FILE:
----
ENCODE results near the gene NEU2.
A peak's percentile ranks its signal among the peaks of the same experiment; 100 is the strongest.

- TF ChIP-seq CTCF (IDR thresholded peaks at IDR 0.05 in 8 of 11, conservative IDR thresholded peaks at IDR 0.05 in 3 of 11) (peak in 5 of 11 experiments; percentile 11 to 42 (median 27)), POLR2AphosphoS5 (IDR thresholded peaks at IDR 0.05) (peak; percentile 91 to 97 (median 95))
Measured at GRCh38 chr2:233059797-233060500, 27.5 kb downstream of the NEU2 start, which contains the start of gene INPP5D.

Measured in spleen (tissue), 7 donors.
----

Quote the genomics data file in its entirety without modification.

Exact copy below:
ENCODE results near the gene NEU2.
A peak's percentile ranks its signal among the peaks of the same experiment; 100 is the strongest.

- TF ChIP-seq CTCF (IDR thresholded peaks at IDR 0.05 in 8 of 11, conservative IDR thresholded peaks at IDR 0.05 in 3 of 11) (peak in 5 of 11 experiments; percentile 11 to 42 (median 27)), POLR2AphosphoS5 (IDR thresholded peaks at IDR 0.05) (peak; percentile 91 to 97 (median 95))
Measured at GRCh38 chr2:233059797-233060500, 27.5 kb downstream of the NEU2 start, which contains the start of gene INPP5D.

Measured in spleen (tissue), 7 donors.